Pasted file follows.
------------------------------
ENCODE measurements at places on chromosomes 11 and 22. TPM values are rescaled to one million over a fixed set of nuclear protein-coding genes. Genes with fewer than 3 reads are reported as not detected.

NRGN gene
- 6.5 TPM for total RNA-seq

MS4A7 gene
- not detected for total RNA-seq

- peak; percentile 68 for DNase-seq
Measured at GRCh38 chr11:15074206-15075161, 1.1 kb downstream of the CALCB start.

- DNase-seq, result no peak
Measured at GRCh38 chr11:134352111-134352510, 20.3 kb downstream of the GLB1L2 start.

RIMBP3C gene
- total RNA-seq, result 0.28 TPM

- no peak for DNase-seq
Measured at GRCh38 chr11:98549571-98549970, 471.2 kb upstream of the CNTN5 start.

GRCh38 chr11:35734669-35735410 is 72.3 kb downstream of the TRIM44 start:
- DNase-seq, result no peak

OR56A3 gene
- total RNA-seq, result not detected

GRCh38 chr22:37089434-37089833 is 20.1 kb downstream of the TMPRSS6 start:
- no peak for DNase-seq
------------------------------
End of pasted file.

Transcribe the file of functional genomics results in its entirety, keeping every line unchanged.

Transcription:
ENCODE measurements at places on chromosomes 11 and 22. TPM values are rescaled to one million over a fixed set of nuclear protein-coding genes. Genes with fewer than 3 reads are reported as not detected.

NRGN gene
- 6.5 TPM for total RNA-seq

MS4A7 gene
- not detected for total RNA-seq

- peak; percentile 68 for DNase-seq
Measured at GRCh38 chr11:15074206-15075161, 1.1 kb downstream of the CALCB start.

- DNase-seq, result no peak
Measured at GRCh38 chr11:134352111-134352510, 20.3 kb downstream of the GLB1L2 start.

RIMBP3C gene
- total RNA-seq, result 0.28 TPM

- no peak for DNase-seq
Measured at GRCh38 chr11:98549571-98549970, 471.2 kb upstream of the CNTN5 start.

GRCh38 chr11:35734669-35735410 is 72.3 kb downstream of the TRIM44 start:
- DNase-seq, result no peak

OR56A3 gene
- total RNA-seq, result not detected

GRCh38 chr22:37089434-37089833 is 20.1 kb downstream of the TMPRSS6 start:
- no peak for DNase-seq